Taliban insist on release of Afghanistan’s central bank assets

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Highlighting the humanitarian situation in Afghanistan, acting Foreign Minister Amir Khan Muttaqi has called on the US to immediately release Afghanistan’s central bank assets.

Mr Muttaqi made these remarks during an interview where he said the US was no longer engaged in a war with Afghanistan and that freezing the Afghan assets lacked “logical” justification, local media reported.

“The assets should be freed immediately. The Americans don’t have any military front with us now. What is the reason for freezing the assets? The assets don’t belong to the Mujahideen (Islamic Emirate) but to the people of Afghanistan,” Mr Muttaqi said.

“The US froze our assets and then told us that it will provide us humanitarian aid. What does it mean?” Mr Muttaqi questioned.

Some experts believe that the holding of Afghan assets is affecting the people of Afghanistan who are struggling with severe economic challenges.

Political analyst Tajar Kakar said: “The winter is on the way. The people are in a very bad condition with many lives under the tent. The children are in a critical condition. The world should think about the people of Afghanistan.”

Earlier, Mr Muttaqi had sent a letter to the US Congress, urging the lawmakers to free the Afghan assets, citing the intense economic and humanitarian crisis in Afghanistan.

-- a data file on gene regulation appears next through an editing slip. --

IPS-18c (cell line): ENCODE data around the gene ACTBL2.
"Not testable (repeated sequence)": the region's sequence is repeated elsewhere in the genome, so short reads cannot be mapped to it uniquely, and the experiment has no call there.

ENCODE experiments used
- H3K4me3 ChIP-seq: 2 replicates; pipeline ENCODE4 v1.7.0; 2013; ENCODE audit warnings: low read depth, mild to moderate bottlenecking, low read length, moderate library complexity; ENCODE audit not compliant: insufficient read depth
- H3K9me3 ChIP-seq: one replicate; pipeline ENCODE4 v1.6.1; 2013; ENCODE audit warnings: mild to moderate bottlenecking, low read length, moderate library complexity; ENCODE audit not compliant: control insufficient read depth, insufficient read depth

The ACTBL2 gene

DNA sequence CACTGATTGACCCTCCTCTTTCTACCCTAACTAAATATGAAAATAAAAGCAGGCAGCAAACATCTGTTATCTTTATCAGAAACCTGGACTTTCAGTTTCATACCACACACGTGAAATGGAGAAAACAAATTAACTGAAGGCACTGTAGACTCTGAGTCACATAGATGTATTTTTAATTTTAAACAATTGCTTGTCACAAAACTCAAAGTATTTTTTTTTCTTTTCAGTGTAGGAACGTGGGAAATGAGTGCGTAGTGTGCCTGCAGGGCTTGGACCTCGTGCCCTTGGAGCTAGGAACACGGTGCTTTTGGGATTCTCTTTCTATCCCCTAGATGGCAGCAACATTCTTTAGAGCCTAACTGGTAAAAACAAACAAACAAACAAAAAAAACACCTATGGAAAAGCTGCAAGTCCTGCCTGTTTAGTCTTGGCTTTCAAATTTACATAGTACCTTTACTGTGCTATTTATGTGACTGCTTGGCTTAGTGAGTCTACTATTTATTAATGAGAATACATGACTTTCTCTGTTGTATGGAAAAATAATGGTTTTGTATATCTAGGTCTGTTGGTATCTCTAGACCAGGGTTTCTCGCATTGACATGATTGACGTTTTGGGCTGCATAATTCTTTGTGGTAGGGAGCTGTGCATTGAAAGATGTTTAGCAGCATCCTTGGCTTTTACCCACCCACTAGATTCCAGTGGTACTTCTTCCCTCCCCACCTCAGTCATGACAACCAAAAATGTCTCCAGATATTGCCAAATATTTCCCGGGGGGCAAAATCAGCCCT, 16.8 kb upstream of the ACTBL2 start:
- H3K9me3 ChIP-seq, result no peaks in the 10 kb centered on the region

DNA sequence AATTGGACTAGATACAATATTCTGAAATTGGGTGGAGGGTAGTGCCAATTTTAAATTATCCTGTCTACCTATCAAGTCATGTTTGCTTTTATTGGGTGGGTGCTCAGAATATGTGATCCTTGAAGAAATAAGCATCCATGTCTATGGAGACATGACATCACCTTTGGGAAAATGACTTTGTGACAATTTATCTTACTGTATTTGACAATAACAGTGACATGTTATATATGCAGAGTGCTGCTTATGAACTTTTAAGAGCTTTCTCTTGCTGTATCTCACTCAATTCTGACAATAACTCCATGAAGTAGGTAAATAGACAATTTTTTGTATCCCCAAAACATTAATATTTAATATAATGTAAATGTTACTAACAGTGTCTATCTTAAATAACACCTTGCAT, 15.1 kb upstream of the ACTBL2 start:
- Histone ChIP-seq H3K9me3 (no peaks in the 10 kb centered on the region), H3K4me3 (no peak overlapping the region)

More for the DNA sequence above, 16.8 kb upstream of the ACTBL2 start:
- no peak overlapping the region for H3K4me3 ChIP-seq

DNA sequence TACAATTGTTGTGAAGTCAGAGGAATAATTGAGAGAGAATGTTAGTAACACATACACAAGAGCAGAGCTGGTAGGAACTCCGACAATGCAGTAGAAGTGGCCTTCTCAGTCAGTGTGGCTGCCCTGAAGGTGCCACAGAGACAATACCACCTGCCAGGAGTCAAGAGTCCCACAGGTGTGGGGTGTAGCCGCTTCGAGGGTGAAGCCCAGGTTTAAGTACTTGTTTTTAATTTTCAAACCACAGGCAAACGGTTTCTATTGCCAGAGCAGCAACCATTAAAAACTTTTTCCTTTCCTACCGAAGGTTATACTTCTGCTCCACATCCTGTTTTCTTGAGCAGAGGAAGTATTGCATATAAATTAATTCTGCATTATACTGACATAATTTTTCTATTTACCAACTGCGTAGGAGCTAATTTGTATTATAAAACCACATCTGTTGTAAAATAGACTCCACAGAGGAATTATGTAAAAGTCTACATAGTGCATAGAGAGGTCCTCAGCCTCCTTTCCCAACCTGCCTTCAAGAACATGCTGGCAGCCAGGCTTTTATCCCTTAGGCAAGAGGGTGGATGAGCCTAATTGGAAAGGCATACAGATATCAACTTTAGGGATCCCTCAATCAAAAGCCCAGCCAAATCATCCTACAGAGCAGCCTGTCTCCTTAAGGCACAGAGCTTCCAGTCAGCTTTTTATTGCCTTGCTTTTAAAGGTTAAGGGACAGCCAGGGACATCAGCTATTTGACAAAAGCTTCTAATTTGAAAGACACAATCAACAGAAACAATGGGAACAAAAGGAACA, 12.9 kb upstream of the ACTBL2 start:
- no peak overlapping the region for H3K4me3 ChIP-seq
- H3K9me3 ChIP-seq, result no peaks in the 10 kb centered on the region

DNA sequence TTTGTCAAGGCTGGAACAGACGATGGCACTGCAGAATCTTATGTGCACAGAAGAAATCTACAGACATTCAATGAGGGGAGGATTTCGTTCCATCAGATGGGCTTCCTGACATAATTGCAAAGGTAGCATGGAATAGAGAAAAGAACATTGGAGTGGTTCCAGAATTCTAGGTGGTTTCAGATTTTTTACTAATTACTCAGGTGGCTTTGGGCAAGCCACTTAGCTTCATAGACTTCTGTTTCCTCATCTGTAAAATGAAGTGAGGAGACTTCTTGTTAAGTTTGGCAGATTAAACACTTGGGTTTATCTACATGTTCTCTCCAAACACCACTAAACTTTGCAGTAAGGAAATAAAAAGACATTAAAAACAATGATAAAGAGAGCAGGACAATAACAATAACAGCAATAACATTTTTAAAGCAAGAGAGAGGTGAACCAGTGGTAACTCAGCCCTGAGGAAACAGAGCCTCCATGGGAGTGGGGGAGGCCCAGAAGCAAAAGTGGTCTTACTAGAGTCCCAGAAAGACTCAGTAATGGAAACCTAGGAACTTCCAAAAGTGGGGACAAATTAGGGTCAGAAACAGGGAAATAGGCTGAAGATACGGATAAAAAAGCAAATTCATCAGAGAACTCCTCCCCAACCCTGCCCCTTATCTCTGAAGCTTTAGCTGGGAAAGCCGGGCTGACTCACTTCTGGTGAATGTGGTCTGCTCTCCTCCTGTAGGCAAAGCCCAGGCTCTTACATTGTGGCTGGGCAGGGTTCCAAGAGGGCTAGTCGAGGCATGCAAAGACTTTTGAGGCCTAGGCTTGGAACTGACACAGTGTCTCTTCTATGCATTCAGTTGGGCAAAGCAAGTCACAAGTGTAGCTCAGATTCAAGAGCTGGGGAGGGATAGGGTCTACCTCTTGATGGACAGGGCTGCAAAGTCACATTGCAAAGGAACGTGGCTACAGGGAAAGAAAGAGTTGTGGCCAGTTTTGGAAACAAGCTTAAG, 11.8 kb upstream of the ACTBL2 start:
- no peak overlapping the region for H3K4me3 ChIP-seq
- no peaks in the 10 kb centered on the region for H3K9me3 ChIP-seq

In response to the letter, the US special representative for Afghanistan Thomas West said that the “Taliban’s letter” misconstrued the facts regarding the country’s economic and humanitarian crisis. “Afghanistan was unfortunately already suffering a terrible humanitarian crisis before mid-August, made worse by war, years of drought, and the pandemic,” he said.

The humanitarian situation in Afghanistan is deteriorating and along with that, the security situation has worsened since the Taliban took control of the country. Millions of Afghans will face starvation this winter unless urgent action is taken, the UN World Food Programme (WFP) has warned.

Nearly 23 million people, or 55 per cent of the Afghan population, are estimated to be in crisis or experiencing emergency levels of food insecurity between now and March of next year.

In its latest situation report, the UN Office for the Coordination of Humanitarian Affairs (OCHA) expresses concern about “conditional humanitarianism” or attempts to “leverage” humanitarian assistance for political purposes.

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